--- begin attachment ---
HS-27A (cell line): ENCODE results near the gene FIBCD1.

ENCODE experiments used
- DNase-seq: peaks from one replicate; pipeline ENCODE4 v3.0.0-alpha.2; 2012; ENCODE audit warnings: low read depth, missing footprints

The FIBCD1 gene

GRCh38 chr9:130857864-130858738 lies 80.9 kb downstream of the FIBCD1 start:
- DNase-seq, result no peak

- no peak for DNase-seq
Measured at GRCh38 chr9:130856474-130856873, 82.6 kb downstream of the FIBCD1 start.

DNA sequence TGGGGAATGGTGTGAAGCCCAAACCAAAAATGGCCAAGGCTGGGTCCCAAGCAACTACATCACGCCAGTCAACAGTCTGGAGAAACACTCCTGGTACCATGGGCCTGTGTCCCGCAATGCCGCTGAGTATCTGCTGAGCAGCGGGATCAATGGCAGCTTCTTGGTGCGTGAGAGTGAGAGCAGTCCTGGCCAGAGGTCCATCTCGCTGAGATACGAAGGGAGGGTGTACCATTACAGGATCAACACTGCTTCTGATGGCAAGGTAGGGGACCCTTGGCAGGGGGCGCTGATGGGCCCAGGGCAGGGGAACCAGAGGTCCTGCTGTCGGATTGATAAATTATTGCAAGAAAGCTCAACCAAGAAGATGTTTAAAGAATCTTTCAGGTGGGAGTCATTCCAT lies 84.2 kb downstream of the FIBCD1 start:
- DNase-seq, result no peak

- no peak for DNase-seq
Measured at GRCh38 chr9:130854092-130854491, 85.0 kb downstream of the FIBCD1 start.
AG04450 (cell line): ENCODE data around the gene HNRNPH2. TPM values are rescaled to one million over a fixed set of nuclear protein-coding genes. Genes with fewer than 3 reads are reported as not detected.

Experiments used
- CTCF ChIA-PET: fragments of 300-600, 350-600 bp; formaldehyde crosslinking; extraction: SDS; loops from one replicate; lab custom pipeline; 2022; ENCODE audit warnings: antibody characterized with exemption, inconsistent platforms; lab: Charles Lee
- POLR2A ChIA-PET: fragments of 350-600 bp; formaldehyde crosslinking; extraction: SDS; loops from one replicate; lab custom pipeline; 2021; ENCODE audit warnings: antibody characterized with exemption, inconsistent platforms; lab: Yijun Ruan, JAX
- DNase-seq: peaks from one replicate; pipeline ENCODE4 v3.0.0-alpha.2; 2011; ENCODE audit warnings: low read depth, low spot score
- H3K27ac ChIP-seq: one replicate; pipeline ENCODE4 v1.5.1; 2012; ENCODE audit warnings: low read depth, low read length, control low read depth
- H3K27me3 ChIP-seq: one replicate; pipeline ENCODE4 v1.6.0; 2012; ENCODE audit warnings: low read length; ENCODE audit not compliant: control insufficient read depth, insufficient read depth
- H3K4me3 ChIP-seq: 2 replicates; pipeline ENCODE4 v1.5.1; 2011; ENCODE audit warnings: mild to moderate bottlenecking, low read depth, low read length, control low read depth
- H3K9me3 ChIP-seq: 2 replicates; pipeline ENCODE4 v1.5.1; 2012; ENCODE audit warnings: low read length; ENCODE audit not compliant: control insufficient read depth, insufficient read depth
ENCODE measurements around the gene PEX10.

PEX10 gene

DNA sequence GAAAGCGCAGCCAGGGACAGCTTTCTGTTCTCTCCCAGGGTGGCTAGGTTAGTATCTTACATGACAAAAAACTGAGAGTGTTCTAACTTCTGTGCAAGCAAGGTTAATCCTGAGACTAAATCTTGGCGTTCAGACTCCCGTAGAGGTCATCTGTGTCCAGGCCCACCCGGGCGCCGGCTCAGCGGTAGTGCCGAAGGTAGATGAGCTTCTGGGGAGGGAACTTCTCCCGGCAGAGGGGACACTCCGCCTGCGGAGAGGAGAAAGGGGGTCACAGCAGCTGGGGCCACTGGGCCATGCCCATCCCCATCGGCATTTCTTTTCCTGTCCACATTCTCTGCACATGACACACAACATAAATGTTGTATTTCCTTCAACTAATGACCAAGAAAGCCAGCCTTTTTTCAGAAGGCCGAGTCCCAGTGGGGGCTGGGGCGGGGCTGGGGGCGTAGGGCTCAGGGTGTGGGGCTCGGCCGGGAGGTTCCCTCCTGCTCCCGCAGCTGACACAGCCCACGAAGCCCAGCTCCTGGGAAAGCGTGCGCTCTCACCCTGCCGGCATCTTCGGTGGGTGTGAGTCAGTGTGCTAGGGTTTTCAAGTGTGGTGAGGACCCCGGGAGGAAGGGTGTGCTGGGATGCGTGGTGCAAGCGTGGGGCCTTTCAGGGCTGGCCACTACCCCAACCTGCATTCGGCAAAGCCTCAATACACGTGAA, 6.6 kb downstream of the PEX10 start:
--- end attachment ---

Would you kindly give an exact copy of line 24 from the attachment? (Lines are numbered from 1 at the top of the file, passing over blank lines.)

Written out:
DNA sequence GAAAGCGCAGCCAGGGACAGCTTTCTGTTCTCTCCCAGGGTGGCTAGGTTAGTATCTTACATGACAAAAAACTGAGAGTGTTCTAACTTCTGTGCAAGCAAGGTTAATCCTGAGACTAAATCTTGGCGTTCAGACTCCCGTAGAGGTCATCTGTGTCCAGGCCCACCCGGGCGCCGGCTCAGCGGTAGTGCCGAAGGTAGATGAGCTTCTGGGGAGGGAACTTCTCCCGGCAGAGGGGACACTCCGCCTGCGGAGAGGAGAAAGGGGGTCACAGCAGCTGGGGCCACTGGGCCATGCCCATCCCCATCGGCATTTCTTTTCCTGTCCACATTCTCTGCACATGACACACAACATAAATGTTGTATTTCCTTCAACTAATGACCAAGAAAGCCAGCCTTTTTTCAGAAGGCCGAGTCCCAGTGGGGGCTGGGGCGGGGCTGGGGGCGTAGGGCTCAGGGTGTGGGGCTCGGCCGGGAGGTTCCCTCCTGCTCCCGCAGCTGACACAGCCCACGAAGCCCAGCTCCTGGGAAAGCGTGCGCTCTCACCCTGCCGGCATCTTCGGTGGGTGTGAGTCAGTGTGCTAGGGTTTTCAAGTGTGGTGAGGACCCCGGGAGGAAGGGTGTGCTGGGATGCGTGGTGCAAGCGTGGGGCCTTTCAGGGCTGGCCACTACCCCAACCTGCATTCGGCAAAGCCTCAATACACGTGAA, 6.6 kb downstream of the PEX10 start: